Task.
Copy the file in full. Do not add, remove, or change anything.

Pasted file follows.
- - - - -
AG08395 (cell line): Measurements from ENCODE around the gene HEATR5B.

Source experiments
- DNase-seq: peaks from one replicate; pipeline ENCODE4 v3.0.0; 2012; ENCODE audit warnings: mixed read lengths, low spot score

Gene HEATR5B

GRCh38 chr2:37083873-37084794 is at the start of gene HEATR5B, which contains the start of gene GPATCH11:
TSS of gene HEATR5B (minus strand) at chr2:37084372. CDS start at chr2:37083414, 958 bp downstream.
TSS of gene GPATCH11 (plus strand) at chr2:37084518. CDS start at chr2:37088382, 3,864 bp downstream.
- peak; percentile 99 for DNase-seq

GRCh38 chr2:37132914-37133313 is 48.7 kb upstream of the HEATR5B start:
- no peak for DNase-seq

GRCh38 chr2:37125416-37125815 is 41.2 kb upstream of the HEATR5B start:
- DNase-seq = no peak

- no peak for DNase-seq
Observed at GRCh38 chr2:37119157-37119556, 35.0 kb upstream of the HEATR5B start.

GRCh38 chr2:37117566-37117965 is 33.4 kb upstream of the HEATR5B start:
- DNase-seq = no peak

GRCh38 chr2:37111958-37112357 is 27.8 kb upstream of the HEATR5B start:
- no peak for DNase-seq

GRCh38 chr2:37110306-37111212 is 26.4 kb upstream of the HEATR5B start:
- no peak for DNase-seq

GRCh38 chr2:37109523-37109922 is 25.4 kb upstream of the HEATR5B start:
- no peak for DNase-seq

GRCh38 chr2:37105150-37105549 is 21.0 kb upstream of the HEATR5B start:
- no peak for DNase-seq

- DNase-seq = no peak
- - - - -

AG08395 (cell line): Measurements from ENCODE around the gene HEATR5B.

Source experiments
- DNase-seq: peaks from one replicate; pipeline ENCODE4 v3.0.0; 2012; ENCODE audit warnings: mixed read lengths, low spot score

Gene HEATR5B

GRCh38 chr2:37083873-37084794 is at the start of gene HEATR5B, which contains the start of gene GPATCH11:
TSS of gene HEATR5B (minus strand) at chr2:37084372. CDS start at chr2:37083414, 958 bp downstream.
TSS of gene GPATCH11 (plus strand) at chr2:37084518. CDS start at chr2:37088382, 3,864 bp downstream.
- peak; percentile 99 for DNase-seq

GRCh38 chr2:37132914-37133313 is 48.7 kb upstream of the HEATR5B start:
- no peak for DNase-seq

GRCh38 chr2:37125416-37125815 is 41.2 kb upstream of the HEATR5B start:
- DNase-seq = no peak

- no peak for DNase-seq
Observed at GRCh38 chr2:37119157-37119556, 35.0 kb upstream of the HEATR5B start.

GRCh38 chr2:37117566-37117965 is 33.4 kb upstream of the HEATR5B start:
- DNase-seq = no peak

GRCh38 chr2:37111958-37112357 is 27.8 kb upstream of the HEATR5B start:
- no peak for DNase-seq

GRCh38 chr2:37110306-37111212 is 26.4 kb upstream of the HEATR5B start:
- no peak for DNase-seq

GRCh38 chr2:37109523-37109922 is 25.4 kb upstream of the HEATR5B start:
- no peak for DNase-seq

GRCh38 chr2:37105150-37105549 is 21.0 kb upstream of the HEATR5B start:
- no peak for DNase-seq

- DNase-seq = no peak